Energy Transition Considering Power Sector Reform and RE Integration into the Grid: Issues, Challenges and Way Forward
Keywords:Energy Transition, Electricity Act 2003, RE Integration, Inertia, Rate of Change of Frequency (ROCOF).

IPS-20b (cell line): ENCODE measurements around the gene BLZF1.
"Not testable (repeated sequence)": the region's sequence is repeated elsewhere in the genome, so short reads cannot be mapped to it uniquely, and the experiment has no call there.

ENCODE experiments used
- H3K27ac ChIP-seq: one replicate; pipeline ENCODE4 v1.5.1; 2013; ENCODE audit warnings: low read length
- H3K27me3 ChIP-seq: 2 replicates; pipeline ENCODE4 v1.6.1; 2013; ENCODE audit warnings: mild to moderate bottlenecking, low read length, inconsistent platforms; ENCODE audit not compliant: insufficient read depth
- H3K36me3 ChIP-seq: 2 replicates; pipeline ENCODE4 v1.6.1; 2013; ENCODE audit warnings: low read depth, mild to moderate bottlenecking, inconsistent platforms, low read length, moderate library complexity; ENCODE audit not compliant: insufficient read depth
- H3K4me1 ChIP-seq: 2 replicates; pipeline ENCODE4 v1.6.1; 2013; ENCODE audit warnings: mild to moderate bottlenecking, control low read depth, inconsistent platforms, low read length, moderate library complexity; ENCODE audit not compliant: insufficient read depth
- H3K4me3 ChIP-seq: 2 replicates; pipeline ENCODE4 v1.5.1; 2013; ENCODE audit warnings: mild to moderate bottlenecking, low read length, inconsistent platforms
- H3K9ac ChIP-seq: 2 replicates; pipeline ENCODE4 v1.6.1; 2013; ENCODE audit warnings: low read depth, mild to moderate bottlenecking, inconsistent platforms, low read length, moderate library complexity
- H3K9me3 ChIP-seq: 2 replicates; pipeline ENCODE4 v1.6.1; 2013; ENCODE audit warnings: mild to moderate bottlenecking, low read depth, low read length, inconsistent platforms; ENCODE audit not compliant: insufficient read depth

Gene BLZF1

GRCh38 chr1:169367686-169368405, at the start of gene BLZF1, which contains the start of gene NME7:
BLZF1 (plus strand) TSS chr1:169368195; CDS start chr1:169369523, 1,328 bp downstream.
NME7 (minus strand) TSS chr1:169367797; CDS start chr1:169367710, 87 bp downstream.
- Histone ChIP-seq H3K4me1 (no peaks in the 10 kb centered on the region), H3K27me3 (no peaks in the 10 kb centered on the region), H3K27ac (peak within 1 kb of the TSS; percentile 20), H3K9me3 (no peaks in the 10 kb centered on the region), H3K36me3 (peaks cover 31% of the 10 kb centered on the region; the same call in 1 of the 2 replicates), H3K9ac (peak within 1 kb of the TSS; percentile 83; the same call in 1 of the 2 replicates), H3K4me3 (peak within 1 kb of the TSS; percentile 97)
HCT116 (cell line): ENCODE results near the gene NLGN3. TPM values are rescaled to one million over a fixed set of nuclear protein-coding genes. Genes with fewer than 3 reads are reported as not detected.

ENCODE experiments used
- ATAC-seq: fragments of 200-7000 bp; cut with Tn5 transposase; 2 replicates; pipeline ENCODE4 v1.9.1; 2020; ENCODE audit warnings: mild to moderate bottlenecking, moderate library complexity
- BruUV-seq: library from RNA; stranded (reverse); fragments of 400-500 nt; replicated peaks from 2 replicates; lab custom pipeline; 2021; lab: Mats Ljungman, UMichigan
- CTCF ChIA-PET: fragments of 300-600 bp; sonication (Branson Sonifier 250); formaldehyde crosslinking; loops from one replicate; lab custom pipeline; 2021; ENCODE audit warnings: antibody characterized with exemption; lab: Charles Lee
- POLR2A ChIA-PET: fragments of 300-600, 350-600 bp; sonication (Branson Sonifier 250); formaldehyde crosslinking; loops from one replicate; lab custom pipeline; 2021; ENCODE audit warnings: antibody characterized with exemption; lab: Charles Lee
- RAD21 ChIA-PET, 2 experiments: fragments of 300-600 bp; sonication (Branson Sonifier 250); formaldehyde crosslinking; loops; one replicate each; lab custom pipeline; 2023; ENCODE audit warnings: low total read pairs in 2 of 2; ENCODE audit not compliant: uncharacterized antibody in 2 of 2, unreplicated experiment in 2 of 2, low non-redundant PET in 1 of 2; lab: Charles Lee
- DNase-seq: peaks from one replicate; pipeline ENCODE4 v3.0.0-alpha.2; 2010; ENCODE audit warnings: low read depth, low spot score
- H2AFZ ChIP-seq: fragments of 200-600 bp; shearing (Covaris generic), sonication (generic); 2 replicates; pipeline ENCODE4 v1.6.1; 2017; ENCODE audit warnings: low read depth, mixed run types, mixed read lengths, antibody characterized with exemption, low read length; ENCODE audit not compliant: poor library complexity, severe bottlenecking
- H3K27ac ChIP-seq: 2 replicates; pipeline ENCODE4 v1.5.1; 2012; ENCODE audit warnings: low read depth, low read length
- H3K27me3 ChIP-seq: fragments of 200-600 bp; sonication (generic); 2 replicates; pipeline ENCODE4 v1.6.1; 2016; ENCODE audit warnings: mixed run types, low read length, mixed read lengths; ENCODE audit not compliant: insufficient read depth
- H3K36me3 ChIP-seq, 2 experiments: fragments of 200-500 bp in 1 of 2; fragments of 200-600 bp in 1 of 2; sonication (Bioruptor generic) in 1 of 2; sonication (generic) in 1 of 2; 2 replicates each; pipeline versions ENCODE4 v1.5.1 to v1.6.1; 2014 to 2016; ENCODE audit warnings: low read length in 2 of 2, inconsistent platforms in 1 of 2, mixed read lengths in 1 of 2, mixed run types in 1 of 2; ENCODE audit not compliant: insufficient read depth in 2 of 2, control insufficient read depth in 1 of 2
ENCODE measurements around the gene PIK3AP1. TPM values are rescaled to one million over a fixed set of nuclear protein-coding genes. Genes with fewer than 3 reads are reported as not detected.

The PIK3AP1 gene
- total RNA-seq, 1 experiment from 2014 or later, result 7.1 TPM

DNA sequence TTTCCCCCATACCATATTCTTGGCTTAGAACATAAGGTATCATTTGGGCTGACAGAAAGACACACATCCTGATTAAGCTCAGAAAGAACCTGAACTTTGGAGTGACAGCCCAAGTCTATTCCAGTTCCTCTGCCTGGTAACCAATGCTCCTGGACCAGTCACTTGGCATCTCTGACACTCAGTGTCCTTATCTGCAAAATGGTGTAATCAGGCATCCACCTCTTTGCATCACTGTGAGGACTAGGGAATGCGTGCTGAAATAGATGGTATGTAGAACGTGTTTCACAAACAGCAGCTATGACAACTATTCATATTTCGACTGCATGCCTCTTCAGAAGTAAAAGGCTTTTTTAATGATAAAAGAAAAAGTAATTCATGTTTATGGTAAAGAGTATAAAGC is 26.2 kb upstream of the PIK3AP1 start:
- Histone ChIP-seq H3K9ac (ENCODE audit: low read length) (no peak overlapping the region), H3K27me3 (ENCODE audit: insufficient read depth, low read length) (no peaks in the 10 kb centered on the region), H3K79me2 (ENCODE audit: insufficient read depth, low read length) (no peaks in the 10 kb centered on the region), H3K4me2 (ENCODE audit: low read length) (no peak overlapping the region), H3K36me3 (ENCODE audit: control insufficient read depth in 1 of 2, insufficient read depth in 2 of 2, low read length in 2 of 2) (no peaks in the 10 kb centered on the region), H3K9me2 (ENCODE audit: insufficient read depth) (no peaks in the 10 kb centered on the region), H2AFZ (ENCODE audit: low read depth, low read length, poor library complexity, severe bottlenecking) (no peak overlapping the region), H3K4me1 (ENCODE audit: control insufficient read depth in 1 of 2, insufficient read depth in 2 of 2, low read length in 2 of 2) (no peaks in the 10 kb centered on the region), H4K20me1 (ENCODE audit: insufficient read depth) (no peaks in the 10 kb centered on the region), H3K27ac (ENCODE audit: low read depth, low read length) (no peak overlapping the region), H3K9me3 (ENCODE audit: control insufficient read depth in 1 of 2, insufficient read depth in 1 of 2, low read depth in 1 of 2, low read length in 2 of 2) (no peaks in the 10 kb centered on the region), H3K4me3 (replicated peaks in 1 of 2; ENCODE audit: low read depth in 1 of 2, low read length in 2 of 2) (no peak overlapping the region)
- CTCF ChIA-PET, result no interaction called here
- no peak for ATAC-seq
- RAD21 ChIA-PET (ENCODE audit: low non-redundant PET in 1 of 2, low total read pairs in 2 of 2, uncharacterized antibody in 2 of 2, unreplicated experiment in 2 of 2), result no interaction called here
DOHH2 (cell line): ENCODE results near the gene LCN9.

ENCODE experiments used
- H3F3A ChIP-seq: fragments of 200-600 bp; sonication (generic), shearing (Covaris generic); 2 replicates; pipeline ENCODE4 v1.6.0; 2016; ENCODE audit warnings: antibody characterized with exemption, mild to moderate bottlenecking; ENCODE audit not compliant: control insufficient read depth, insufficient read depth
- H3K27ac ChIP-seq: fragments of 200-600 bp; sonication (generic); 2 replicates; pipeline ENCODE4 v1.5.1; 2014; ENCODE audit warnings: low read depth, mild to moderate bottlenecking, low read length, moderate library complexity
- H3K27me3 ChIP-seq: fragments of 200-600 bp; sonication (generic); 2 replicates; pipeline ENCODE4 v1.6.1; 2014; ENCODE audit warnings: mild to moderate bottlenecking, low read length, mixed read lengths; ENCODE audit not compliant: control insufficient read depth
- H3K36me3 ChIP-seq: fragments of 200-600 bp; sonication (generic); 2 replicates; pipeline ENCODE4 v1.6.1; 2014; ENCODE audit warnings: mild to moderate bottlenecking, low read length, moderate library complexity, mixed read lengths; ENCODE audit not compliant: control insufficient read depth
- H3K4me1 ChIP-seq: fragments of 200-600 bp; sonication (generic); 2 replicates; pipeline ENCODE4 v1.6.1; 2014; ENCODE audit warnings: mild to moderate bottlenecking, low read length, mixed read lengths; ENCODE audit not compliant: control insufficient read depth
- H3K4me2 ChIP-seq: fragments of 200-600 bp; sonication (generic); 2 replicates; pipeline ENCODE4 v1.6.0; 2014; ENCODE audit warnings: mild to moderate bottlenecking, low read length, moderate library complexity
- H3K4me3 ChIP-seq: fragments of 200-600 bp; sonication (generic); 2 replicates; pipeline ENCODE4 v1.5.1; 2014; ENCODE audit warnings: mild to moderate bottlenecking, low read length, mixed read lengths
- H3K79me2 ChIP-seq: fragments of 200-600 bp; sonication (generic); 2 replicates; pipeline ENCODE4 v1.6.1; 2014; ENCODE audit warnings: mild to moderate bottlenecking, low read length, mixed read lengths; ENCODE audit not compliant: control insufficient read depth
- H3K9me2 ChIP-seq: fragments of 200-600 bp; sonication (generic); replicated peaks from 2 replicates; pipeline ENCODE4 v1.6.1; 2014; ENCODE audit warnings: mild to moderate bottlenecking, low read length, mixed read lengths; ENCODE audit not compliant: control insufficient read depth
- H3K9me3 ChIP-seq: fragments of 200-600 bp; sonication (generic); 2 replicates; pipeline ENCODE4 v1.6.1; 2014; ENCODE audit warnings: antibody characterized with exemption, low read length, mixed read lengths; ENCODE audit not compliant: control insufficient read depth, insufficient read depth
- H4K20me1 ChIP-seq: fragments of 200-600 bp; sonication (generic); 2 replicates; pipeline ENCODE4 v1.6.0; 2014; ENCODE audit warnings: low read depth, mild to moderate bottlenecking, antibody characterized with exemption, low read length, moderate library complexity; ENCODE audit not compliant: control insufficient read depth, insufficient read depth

Reliable, uninterrupted and quality power supply is the key factors for economic growth of any country and become the government’s priority. To meet this requirement, the power sector has grown tremendously over last two decades in the areas of generation, transmission, distribution sector. With a total installed capacity of 395 GW(as on 31st January, 2022), India has transformed from a power deficit (peak) - 12.7% in FY 2009-10 to -1.2% in FY 2021-22. Every country throughout the globe has been trying to shift towards the renewable energy (RE) from conventional energy in order to meet the net zero emission target by 2070 in compliance with COP-26 held at Glasgow. In this context, India has set a target of 500 GW RE generation by 2030 and achieved 150 GW RE capacity as on February 2022. This transition of energy sector creates several challenges which need to be addressed for proper integration of RE sources into the grid. In this paper, at first, the background of power sector reform is briefly discussed and the role of each segment (generation, transmission and distribution) in transition of the entire energy sector is also highlighted. The role of Electricity Act 2003 in power sector reform or transition is discussed. Furthermore, various policy issues related to RE and the integration challenges into the grid are also outlined. Moreover, the effect of RE on several power system parameters such as system strength, inertia, rate of change of frequency (ROCOF) etc. are elaborated. In this context, few case studies are highlighted to show the impact of RE integration into the existing grid. Finally, few recommendations are provided to address the RE integration challenges.
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